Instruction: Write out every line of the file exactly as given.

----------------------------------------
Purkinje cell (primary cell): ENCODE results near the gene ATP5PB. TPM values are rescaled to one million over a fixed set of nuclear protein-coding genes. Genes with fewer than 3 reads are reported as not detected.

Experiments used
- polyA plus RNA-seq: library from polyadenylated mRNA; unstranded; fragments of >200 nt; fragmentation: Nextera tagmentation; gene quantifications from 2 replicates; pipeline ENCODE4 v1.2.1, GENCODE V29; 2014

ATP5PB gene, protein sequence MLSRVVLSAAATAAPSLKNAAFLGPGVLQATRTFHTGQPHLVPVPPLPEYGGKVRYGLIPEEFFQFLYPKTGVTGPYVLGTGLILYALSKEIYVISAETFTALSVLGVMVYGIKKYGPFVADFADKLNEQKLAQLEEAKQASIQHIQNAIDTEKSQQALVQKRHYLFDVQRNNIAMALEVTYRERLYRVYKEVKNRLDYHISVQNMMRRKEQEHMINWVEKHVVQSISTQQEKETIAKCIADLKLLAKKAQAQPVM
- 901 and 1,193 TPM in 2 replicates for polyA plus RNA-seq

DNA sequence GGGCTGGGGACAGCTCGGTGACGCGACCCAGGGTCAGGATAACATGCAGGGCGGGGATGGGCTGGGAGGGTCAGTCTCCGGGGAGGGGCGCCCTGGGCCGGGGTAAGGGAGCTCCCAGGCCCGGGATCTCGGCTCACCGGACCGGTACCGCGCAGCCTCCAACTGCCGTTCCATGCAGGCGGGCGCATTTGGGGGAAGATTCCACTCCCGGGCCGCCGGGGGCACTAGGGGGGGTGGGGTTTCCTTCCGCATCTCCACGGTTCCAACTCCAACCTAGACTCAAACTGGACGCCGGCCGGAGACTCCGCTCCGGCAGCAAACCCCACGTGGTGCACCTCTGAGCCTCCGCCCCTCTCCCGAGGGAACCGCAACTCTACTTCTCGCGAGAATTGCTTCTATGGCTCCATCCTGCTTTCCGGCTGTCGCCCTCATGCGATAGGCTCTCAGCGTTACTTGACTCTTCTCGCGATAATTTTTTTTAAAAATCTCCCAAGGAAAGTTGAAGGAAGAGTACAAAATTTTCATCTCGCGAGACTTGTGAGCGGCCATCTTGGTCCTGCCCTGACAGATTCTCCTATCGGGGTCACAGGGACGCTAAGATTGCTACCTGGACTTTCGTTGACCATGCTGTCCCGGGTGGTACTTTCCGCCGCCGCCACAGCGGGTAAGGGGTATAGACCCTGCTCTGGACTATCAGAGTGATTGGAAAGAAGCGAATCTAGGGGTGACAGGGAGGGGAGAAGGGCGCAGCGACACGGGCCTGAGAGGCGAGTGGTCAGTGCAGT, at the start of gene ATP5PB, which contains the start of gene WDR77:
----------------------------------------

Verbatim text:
Purkinje cell (primary cell): ENCODE results near the gene ATP5PB. TPM values are rescaled to one million over a fixed set of nuclear protein-coding genes. Genes with fewer than 3 reads are reported as not detected.

Experiments used
- polyA plus RNA-seq: library from polyadenylated mRNA; unstranded; fragments of >200 nt; fragmentation: Nextera tagmentation; gene quantifications from 2 replicates; pipeline ENCODE4 v1.2.1, GENCODE V29; 2014

ATP5PB gene, protein sequence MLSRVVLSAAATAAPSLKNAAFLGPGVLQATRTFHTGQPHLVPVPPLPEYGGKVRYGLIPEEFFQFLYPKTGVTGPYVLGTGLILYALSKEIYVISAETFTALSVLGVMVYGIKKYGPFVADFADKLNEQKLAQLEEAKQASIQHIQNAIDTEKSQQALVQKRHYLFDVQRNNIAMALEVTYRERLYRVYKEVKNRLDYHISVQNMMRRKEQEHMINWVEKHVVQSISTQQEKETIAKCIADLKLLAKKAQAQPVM
- 901 and 1,193 TPM in 2 replicates for polyA plus RNA-seq

DNA sequence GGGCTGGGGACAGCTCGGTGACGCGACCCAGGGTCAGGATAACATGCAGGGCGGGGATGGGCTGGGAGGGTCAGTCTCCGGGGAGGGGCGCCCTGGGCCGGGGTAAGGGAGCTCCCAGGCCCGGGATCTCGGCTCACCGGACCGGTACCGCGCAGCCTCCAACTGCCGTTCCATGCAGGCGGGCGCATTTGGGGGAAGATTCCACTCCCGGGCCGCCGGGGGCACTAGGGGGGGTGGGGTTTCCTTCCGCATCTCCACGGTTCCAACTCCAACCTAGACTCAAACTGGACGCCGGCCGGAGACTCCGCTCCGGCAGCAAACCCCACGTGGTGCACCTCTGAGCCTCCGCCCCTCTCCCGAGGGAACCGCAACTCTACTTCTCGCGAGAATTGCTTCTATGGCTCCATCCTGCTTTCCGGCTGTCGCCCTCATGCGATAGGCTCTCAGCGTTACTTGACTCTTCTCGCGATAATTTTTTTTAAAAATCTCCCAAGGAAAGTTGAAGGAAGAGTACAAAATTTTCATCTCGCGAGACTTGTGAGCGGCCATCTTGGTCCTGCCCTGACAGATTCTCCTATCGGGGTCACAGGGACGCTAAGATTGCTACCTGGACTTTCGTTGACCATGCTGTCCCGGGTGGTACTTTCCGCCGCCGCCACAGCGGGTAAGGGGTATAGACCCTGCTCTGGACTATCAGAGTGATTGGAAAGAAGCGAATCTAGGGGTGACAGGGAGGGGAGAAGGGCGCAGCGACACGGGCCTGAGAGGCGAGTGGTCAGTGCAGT, at the start of gene ATP5PB, which contains the start of gene WDR77: